Last week I received a request for help from a lender. One of my team members was on vacation and his client informed the lender that he was switching lenders less than three weeks before closing, to get a lower interest rate. This created a huge problem with the seller and her agent, and it could have delayed the closing.
I contacted the buyer and pointed out the clause in the purchase agreement that states the buyer must make application for the loan within five business days after the acceptance date of the purchase agreement. I also explained that when the purchase agreement was presented to the listing agent and seller, the buyer’s pre-approval letter was included, and the listing agent contacted the lender to verify the approval, before the seller accepted the purchase agreement.
It takes about four weeks to get a loan approved, and in this case the appraisal was complete, and the buyer’s loan was already approved. The listing agent made a routine follow up call to confirm the file was on track for closing and the lender informed the agent of the buyer’s intention to switch lenders. The listing agent was furious as now there was no pre-approval letter, there would need to be a new loan application, appraisal and the sale wouldn’t close by the date in the contract.
Once the buyer understood the contract and the process, he agreed to continue with the original lender. The reason the buyer was quoted a better rate was because the interest rates dropped the day before. The original lender has a “slide rule” whereby they match rate reductions within two weeks of closing, so the buyer benefited from the lower rate with the original lender.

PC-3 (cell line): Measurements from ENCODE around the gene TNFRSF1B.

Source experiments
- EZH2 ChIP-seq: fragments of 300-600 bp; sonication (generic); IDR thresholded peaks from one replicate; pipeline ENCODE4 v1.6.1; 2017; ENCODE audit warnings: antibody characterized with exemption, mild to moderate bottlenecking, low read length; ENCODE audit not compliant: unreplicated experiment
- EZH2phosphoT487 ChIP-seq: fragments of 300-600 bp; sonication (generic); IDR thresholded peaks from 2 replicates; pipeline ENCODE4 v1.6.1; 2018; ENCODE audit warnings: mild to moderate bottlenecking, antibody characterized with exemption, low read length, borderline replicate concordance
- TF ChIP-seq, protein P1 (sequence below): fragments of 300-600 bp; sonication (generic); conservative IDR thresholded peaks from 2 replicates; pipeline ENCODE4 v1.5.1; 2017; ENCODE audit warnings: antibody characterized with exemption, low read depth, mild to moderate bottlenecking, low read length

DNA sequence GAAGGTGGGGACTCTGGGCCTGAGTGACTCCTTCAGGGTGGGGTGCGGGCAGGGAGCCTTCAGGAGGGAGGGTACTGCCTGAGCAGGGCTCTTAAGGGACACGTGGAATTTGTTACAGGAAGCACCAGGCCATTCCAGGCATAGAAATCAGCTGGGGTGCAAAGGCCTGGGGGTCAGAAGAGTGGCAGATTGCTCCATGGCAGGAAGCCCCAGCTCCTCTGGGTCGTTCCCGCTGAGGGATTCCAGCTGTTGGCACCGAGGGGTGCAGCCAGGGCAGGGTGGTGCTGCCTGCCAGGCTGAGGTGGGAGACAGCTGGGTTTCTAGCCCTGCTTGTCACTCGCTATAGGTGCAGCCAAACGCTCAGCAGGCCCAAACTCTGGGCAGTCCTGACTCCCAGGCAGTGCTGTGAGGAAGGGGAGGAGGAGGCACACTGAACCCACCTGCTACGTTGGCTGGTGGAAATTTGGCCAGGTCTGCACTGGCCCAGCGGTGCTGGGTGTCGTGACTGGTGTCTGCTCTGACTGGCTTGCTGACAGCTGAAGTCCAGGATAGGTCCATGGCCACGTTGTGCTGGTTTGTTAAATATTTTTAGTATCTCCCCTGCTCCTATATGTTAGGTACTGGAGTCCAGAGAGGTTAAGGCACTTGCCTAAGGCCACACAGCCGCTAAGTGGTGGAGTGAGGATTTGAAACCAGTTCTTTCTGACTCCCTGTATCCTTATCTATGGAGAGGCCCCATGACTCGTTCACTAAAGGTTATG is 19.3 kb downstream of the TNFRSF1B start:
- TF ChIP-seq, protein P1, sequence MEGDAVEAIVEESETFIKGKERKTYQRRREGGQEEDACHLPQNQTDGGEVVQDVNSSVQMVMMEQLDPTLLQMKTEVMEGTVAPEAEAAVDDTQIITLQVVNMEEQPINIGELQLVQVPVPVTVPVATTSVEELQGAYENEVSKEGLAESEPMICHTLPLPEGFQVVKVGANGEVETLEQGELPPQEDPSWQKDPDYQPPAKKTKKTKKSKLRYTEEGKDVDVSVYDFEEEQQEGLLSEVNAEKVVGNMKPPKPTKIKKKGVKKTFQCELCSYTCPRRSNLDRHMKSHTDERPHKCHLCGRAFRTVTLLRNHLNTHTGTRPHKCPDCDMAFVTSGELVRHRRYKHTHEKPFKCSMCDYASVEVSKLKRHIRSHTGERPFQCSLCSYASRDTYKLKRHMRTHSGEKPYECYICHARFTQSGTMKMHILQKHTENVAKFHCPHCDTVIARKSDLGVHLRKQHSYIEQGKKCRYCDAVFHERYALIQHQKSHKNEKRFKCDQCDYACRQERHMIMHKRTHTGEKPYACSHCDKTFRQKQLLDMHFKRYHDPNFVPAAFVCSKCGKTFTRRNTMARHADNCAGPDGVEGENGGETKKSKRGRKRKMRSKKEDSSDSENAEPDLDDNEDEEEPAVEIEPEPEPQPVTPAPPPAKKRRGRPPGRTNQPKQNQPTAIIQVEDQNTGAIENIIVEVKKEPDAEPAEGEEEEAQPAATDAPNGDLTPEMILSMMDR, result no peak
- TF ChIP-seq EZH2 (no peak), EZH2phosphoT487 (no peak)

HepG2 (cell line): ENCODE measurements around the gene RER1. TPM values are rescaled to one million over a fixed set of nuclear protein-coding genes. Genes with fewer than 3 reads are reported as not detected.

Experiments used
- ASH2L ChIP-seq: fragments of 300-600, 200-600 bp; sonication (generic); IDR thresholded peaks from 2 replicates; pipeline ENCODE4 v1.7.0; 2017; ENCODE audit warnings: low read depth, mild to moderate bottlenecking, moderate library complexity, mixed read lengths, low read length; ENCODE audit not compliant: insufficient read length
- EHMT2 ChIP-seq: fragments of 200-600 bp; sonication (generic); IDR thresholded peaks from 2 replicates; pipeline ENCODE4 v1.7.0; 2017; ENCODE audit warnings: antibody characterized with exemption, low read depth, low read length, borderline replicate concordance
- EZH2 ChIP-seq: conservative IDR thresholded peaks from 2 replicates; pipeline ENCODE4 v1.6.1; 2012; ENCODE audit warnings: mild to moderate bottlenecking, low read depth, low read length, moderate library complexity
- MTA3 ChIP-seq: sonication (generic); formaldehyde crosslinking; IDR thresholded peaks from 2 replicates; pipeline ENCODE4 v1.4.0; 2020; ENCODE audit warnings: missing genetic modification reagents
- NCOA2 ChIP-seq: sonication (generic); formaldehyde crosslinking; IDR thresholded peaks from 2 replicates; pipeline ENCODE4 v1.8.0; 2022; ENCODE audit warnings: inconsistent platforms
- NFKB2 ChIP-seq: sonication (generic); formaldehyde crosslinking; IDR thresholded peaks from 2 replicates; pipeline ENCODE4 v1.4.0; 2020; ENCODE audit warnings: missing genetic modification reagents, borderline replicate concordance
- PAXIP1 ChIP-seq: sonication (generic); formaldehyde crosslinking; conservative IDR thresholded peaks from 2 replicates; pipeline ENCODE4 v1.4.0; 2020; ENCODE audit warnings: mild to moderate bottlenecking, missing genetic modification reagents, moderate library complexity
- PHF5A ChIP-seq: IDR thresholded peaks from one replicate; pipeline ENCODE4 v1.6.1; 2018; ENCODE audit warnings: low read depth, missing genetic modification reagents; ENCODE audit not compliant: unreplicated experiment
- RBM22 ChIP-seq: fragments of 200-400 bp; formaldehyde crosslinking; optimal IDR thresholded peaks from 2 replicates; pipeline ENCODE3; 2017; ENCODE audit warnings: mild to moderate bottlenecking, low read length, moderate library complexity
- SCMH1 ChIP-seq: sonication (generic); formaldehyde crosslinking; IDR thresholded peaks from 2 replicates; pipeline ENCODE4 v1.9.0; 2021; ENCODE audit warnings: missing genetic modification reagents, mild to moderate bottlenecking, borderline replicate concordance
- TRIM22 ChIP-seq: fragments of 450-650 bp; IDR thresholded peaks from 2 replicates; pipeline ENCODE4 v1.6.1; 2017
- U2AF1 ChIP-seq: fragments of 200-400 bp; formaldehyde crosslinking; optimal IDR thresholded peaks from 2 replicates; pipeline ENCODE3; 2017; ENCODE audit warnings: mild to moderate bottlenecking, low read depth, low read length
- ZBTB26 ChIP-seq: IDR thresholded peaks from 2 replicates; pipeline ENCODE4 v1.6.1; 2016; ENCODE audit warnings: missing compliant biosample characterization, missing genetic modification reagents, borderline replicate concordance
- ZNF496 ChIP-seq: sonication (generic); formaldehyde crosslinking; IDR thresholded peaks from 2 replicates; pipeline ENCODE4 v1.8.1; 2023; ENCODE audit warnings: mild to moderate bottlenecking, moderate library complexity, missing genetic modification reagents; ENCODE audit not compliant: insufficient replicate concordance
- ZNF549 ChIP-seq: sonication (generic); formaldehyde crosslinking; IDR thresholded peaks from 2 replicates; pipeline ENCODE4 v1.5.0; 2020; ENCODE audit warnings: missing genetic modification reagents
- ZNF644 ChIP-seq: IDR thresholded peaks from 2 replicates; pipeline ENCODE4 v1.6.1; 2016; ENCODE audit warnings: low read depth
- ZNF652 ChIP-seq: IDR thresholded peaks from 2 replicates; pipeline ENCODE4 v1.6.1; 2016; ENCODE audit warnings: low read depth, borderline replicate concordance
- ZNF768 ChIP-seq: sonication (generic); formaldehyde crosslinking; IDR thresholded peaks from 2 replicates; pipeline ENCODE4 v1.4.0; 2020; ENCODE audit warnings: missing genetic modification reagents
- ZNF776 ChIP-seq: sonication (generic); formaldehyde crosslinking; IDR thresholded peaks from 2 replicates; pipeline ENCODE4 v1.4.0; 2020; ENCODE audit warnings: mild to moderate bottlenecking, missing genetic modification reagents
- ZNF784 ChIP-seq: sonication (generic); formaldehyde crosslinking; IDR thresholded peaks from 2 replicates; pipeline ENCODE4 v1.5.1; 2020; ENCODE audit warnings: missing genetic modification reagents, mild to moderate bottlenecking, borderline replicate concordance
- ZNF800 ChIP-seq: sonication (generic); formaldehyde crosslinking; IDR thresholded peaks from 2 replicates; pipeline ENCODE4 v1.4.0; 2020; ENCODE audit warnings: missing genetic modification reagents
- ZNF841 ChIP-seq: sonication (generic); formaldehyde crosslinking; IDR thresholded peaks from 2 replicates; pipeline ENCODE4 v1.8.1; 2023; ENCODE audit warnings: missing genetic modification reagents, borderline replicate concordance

It is important for buyers to compare lenders and loan costs, but it must be complete before the execution of a purchase agreement, or immediately thereafter. Had this buyer discussed the rate change with his agent and the rate wasn’t matched, his agent could have prepared an amendment to the purchase agreement requesting approval from the seller, to switch lenders and extend the closing date. An updated preapproval letter from the new lender would have been submitted with the amendment. Then the listing agent and seller could have verified the status with the new lender and made an educated decision.
A purchase agreement is a legally binding document, so it is important to consult your real estate agent or attorney before making any changes, once it has been executed.
Ask the Real Estate Agent is a weekly column by Cheryl Kempenich of Coldwell Banker Burnet, who lives and offices in the Chisago Lakes Area. Submit your questions to email@example.com. All information is deemed reliable but not guaranteed. For legal assistance consult an attorney.